While there are many ways and I encourage you to use several of them, one of the basic methods is to look at the data you already have. If you are able to track purchases at the customer level, you have an incredible amount of power in understanding customer behavior at your fingertips. One great way to understand different segments of your business is to create a Customer Preference to Purchase chart. Group your customers based on their average purchase frequency and average purchase value. Then for each group, list where the top 50% of sales are coming from (or profit if you have widely varying margins). Group your products/services at different levels to see what differences come up. I created one for a made-up burger joint below. Basically, both the average customer (box in the middle) and the high value customers (box on top right) are burger and fries customers. The high frequency but low average purchase customers (bottom right) basically just stop in for coffee in the morning. Note that at this level I didn’t separate out my single patty from the double or triple patty. Drilling down to that level may help important depending on what you are trying to accomplish.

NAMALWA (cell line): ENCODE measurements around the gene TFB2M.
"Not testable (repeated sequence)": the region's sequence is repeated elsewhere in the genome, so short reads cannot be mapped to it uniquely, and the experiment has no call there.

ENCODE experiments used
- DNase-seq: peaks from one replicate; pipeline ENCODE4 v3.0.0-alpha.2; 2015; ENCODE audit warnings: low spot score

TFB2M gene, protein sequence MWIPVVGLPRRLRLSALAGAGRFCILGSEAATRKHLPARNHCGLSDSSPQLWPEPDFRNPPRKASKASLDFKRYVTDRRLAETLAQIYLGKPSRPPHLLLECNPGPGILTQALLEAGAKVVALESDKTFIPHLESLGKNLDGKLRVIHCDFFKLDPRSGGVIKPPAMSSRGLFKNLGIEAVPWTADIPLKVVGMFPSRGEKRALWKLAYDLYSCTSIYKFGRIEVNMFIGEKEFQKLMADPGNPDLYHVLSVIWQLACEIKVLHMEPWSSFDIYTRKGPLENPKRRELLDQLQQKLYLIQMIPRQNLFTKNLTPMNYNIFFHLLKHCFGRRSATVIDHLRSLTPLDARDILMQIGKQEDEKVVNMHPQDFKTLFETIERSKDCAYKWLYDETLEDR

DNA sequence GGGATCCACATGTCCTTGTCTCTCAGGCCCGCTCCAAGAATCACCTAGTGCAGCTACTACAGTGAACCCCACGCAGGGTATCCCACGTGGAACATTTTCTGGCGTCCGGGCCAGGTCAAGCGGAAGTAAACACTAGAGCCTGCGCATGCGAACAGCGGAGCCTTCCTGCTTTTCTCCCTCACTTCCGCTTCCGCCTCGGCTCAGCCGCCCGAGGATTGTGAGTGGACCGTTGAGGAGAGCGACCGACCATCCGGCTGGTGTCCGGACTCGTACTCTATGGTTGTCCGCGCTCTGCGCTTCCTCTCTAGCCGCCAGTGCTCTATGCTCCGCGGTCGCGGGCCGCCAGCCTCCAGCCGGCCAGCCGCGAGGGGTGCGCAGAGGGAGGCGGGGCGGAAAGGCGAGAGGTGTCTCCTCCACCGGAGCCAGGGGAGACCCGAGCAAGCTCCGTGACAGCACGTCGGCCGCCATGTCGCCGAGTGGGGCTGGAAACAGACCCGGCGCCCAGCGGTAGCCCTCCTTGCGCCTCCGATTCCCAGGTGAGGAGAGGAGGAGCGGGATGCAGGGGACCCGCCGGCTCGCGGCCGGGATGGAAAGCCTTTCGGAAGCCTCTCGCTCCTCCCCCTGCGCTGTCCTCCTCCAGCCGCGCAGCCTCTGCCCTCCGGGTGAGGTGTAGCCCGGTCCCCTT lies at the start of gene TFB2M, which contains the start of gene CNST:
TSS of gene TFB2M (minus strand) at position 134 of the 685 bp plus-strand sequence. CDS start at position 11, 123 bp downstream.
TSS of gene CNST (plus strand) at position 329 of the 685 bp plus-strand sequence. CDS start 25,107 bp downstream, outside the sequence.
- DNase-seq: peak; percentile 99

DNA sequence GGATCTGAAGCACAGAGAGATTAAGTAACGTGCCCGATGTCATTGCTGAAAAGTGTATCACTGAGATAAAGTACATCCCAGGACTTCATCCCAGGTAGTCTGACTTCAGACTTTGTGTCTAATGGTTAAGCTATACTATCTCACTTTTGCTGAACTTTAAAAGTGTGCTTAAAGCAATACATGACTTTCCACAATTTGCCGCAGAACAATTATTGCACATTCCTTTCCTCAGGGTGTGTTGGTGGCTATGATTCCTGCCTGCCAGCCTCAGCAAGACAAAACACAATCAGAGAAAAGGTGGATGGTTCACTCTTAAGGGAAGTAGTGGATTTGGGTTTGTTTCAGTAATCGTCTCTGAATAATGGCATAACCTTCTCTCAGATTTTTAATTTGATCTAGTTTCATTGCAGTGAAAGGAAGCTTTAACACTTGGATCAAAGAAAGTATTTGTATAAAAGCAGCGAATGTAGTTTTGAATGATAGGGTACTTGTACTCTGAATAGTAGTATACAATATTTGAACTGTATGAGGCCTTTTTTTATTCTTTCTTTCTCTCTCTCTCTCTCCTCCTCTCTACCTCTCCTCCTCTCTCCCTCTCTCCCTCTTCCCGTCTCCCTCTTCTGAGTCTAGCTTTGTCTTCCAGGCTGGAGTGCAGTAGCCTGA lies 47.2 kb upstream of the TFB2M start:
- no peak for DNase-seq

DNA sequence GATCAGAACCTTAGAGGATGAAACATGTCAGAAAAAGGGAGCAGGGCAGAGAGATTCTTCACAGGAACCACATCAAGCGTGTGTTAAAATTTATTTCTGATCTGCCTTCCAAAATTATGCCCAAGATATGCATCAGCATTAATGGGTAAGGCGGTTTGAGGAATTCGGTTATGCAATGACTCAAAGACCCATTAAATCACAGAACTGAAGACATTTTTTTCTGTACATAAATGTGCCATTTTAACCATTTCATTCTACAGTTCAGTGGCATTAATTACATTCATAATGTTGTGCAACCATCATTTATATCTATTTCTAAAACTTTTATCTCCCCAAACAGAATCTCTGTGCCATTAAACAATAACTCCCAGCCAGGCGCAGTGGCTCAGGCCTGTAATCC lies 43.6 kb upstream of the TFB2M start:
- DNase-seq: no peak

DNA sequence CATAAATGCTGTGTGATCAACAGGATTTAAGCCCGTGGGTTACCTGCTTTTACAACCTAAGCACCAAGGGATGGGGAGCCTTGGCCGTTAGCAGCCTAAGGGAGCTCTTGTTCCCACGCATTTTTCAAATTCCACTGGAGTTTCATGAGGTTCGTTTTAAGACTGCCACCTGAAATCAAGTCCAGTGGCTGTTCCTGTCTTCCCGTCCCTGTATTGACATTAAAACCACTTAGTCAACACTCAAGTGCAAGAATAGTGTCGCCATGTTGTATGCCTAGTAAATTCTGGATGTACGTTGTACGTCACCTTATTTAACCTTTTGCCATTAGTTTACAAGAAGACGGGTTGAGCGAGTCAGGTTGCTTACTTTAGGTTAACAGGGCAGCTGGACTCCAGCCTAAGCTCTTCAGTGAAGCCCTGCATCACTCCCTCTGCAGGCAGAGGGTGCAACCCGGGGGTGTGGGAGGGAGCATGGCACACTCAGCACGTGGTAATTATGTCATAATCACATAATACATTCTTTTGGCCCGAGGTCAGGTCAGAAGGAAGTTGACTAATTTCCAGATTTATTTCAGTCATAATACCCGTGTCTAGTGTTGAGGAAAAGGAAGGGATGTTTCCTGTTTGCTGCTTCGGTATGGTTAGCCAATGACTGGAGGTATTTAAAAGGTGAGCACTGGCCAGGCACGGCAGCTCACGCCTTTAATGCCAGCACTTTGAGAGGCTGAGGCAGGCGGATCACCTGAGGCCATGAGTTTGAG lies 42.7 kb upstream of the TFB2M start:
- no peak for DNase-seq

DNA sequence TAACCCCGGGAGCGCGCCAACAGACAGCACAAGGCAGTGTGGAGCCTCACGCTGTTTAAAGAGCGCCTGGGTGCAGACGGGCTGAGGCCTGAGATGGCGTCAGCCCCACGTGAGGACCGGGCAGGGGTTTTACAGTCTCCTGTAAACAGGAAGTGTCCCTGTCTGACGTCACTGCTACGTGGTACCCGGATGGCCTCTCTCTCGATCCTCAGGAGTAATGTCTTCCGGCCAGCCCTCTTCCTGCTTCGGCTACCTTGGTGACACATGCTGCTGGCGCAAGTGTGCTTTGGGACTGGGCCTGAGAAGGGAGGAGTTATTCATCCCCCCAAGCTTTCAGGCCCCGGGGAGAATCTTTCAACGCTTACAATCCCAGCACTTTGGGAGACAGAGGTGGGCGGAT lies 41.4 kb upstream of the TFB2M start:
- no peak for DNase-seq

Another useful way to populate the boxes is to look at how this segment differs from the norm. It can be as simple as comparing the percent of business a given product category does for your customer segment vs. what it does in total. For example, dessert may be 20% of the high frequency/high purchase value but only 5% of your total business. This means that high frequency/high purchase value customers are four times as likely to buy a dessert.